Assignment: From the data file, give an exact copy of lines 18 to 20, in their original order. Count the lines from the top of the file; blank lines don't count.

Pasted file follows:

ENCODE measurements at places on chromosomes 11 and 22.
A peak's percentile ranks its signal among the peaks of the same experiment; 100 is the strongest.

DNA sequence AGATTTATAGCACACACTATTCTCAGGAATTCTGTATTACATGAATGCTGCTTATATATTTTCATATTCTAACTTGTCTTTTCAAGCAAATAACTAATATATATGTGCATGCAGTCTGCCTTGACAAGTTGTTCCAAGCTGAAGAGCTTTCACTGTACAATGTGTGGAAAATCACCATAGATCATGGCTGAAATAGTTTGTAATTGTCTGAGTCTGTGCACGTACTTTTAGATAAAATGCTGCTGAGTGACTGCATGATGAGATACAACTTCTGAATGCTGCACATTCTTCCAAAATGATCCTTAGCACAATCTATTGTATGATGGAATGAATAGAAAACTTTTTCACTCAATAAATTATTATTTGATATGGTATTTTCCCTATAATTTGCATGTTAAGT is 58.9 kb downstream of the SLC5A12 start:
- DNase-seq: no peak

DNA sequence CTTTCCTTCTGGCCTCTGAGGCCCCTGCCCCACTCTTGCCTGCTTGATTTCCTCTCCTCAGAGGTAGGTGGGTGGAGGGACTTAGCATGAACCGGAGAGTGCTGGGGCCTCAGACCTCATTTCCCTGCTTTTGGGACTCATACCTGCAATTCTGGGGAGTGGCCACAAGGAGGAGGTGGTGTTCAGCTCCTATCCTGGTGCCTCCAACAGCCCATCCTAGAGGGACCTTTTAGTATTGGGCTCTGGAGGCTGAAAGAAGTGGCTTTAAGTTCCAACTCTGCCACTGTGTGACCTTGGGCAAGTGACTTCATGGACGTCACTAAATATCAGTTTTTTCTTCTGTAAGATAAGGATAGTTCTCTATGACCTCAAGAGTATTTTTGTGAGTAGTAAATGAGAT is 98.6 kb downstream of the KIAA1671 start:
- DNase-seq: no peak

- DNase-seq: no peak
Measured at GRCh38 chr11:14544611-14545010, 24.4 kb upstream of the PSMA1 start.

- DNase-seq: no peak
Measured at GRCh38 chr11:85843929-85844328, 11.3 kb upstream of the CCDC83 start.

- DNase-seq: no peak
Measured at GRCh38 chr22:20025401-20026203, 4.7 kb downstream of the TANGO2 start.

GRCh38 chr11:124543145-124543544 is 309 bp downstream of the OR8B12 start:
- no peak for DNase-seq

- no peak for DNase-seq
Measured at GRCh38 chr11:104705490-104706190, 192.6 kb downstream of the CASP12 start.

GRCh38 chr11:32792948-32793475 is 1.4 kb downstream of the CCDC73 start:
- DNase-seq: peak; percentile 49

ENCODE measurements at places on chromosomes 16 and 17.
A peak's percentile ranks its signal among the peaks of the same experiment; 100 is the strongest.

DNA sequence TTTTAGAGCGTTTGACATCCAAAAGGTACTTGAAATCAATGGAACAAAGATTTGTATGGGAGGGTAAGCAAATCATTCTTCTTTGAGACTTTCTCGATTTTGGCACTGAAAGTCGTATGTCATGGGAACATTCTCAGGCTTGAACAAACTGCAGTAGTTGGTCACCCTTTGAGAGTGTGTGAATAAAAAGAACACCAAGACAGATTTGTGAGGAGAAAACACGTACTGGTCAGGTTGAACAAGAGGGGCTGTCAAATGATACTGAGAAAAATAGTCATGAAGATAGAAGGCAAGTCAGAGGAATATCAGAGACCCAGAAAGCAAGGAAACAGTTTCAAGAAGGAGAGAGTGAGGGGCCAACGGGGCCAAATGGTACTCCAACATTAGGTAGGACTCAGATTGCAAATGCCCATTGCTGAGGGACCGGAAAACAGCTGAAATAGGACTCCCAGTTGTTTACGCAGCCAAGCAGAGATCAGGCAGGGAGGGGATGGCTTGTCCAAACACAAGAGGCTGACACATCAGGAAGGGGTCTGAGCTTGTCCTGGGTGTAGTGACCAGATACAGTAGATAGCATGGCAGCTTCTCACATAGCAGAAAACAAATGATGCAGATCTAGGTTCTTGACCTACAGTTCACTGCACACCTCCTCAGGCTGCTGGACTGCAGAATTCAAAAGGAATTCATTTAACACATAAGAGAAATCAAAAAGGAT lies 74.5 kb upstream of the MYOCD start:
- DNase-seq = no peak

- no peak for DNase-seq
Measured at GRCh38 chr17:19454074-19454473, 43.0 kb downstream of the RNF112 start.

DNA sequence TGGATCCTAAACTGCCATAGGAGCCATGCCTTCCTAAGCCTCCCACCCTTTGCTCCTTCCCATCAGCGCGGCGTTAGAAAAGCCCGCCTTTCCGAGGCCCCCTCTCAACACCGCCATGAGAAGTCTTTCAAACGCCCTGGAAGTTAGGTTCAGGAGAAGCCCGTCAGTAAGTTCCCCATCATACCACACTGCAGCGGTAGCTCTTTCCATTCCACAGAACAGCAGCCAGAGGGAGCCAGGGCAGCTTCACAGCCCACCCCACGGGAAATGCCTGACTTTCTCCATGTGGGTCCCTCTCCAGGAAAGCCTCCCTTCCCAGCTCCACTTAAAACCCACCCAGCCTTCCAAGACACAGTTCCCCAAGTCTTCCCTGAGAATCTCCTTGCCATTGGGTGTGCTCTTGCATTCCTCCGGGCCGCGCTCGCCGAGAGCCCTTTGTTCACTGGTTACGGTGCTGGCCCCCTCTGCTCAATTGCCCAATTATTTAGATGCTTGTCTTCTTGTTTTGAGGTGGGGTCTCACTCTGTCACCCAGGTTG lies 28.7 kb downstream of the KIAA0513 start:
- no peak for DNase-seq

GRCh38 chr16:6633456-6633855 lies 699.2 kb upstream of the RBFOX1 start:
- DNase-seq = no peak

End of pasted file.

- DNase-seq: peak; percentile 49

ENCODE measurements at places on chromosomes 16 and 17.
A peak's percentile ranks its signal among the peaks of the same experiment; 100 is the strongest.